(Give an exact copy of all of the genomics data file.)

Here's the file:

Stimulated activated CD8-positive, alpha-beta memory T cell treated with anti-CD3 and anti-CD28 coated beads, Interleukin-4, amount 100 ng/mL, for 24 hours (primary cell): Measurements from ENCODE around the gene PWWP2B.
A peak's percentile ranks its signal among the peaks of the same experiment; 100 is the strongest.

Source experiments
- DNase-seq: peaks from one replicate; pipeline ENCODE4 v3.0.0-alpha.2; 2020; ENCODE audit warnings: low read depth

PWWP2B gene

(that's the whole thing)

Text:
Stimulated activated CD8-positive, alpha-beta memory T cell treated with anti-CD3 and anti-CD28 coated beads, Interleukin-4, amount 100 ng/mL, for 24 hours (primary cell): Measurements from ENCODE around the gene PWWP2B.
A peak's percentile ranks its signal among the peaks of the same experiment; 100 is the strongest.

Source experiments
- DNase-seq: peaks from one replicate; pipeline ENCODE4 v3.0.0-alpha.2; 2020; ENCODE audit warnings: low read depth

PWWP2B gene